Moscow is ready to offer help to the US in this effort if it gets a respective request through military channels "as ultimately this complies with our goals in the fight against international terrorism," First Deputy Chairman of the Federation Council’s Committee on Defense and Security Frants Klintsevich told the paper.

The lawmaker said by calling to destroy the Al-Nusra leaders the current US administration seeks to reduce any possible blowback as Washington’s "intense work" with the terrorist organizations may be revealed to the public. Russia is not bothered by the populist goals of the Obama administration that wants to whitewash itself as in this case cooperation with Washington will help Moscow to achieve certain results, he added.

Meanwhile, Syria has rejected the possibility of cooperation with the Americans. "We are convinced that the US created IS (Islamic State, terrorist group banned in Russia), Jabhat Al-Nusra (terror group, outlawed in Russia) and other groups, while financing and providing them with weapons either by itself or through its allies. That’s why it is difficult to imagine that now Washington plans to destroy its brainchild," said Sadji Taama, a member of the Syrian Parliament’s Committee on Inter-Arab and International Relations and a representative of the ruling Arab Socialist Ba'ath Party.

The lawmaker said that only those militant leaders who are no longer subordinated to Washington may be subjected to attacks. "That’s why it is difficult to imagine that the Syrian leadership will start supporting the Americans. We presume that the US sparked the war against Damascus with the goal of destroying the Syrian state, so there can be no talk about any cooperation given the current conditions."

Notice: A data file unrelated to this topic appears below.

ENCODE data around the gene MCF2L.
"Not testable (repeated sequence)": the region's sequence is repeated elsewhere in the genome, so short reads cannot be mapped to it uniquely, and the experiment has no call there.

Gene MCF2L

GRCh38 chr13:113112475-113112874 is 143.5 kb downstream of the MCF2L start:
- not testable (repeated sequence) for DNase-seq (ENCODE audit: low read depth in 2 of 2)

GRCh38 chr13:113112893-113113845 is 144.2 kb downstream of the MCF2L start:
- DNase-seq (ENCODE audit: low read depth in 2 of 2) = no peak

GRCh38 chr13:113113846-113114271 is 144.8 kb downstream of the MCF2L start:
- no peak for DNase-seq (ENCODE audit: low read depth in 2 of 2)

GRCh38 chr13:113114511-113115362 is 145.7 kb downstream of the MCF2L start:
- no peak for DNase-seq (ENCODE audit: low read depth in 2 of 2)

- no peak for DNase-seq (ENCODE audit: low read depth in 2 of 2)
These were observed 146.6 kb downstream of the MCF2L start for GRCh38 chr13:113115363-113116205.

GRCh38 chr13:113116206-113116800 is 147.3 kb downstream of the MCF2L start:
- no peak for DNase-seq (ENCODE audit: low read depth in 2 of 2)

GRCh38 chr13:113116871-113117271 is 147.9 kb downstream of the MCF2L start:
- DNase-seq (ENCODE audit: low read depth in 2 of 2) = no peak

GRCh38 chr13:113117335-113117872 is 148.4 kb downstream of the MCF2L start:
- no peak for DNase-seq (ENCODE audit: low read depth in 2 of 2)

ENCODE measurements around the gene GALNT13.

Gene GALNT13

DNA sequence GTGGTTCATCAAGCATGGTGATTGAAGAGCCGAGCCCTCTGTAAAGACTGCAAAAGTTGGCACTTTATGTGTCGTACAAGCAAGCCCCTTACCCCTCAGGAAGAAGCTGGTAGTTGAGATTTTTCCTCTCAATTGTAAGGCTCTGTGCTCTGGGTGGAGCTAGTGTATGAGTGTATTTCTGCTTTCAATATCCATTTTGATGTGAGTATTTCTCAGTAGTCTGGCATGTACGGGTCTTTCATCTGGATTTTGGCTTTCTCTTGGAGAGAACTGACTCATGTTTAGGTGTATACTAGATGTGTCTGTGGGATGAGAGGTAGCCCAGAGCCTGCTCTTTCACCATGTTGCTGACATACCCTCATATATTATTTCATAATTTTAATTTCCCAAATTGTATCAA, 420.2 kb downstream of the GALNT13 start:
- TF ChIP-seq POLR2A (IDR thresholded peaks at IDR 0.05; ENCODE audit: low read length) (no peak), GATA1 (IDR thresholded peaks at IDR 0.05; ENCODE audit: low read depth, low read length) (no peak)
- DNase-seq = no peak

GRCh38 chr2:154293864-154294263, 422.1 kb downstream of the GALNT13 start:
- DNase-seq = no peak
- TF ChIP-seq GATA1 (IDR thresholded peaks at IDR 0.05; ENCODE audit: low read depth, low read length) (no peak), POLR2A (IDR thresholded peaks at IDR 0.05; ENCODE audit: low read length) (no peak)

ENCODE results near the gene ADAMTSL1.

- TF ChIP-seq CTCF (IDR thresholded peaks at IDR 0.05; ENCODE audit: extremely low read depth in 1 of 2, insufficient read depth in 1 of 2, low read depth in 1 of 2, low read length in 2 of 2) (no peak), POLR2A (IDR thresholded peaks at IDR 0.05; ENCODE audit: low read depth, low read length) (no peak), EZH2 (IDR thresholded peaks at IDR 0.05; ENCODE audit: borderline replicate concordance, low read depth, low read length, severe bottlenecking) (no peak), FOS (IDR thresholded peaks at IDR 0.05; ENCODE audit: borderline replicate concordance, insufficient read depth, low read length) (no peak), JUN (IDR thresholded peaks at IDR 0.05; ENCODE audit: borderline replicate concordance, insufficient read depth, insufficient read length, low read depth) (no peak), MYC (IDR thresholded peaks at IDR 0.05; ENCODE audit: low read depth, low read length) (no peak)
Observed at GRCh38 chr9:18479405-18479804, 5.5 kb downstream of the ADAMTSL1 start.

RBC: Russia boosts exports of non-energy goods for first time since 2014

Russia’s exports of non-oil and gas goods showed growth for the first time in two years, according to the Russian Export Center, which analyzed the figures furnished by the Federal Customs Service, RBC business daily writes.

Russia’s non-energy exports grew 1.6% compared with Q3 2015, reaching $27.7 bln. The growth was recorded after a continued slide over the past seven quarters. The share of non-raw materials in Russia’s overall exports in Q3 2016 accounted for around 39%.

In general, Russia’s exports in January-August dropped 25%, according to the Russian Federal State Statistics Service. Oil, oil products and natural gas still remain the primary goods exported by Russia, the Russian Export Center says.

China is the leading destination of Russia’s non-energy exports, with its share reaching 7.2% by this past September, followed by Kazakhstan.


Nezavisimaya Gazeta: Ukraine to exit CIS without ever joining it

Ukraine’s parliament, the Verkhovna Rada, has recorded a draft regulation stating that Kiev plans to withdraw from the Commonwealth of Independent States (CIS), a loose alliance of former Soviet republics, Nezavisimaya Gazeta says.

Ukraine has never been a full-fledged member of the Commonwealth and therefore the calls to withdraw from the bloc voiced since 2006 stir up confusion, the paper writes. The MPs suggest holding a vote on a regulation "On the legal status of Ukraine in the CIS."

Until now, economic ties were the main link between Ukraine and the CIS, experts said. Over the past years, Ukraine’s trade with Russia has been falling while new restrictions introduced by Moscow against Kiev create problems for other CIS countries, Veronika Movchan, who heads the Center for Economic Studies of the Institute of Economic Research and Political Consultations, told Glavkom newspaper.

Russia is not planning to drop its tough line until Ukraine revises its foreign policy strategy, Nezavisimaya Gazeta writes. Yelena Dyachenko, Director of the Party of Power consulting company, recalled that the only document signed and ratified by Ukraine is the December 1991 Treaty on the Establishment of the CIS. Denunciating the document amounts to recognizing that the Soviet Union’s collapse was illegal, she said.

Some experts in Kiev take note of another danger: the Ukrainian parliament’s decision could further jeopardize relations between Ukraine and Russia, which might even go as far as severing diplomatic ties.